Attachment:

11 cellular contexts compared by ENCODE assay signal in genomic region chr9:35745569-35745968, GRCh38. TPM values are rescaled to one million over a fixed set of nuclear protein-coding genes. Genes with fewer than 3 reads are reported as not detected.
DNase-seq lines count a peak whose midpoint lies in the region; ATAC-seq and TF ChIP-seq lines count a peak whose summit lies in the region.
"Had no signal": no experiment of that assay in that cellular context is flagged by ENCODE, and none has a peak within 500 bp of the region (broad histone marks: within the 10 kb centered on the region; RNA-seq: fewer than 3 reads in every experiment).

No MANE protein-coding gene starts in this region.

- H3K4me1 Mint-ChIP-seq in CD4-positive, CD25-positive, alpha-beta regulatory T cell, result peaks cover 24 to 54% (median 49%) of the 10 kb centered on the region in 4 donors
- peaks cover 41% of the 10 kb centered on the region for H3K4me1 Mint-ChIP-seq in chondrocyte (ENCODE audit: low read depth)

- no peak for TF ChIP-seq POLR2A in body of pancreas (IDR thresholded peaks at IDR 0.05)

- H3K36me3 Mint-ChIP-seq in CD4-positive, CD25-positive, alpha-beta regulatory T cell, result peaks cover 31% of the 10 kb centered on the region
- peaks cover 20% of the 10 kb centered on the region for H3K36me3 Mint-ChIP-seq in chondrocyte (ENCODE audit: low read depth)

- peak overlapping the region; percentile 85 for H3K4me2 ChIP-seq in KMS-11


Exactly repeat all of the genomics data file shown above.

11 cellular contexts compared by ENCODE assay signal in genomic region chr9:35745569-35745968, GRCh38. TPM values are rescaled to one million over a fixed set of nuclear protein-coding genes. Genes with fewer than 3 reads are reported as not detected.
DNase-seq lines count a peak whose midpoint lies in the region; ATAC-seq and TF ChIP-seq lines count a peak whose summit lies in the region.
"Had no signal": no experiment of that assay in that cellular context is flagged by ENCODE, and none has a peak within 500 bp of the region (broad histone marks: within the 10 kb centered on the region; RNA-seq: fewer than 3 reads in every experiment).

No MANE protein-coding gene starts in this region.

- H3K4me1 Mint-ChIP-seq in CD4-positive, CD25-positive, alpha-beta regulatory T cell, result peaks cover 24 to 54% (median 49%) of the 10 kb centered on the region in 4 donors
- peaks cover 41% of the 10 kb centered on the region for H3K4me1 Mint-ChIP-seq in chondrocyte (ENCODE audit: low read depth)

- no peak for TF ChIP-seq POLR2A in body of pancreas (IDR thresholded peaks at IDR 0.05)

- H3K36me3 Mint-ChIP-seq in CD4-positive, CD25-positive, alpha-beta regulatory T cell, result peaks cover 31% of the 10 kb centered on the region
- peaks cover 20% of the 10 kb centered on the region for H3K36me3 Mint-ChIP-seq in chondrocyte (ENCODE audit: low read depth)

- peak overlapping the region; percentile 85 for H3K4me2 ChIP-seq in KMS-11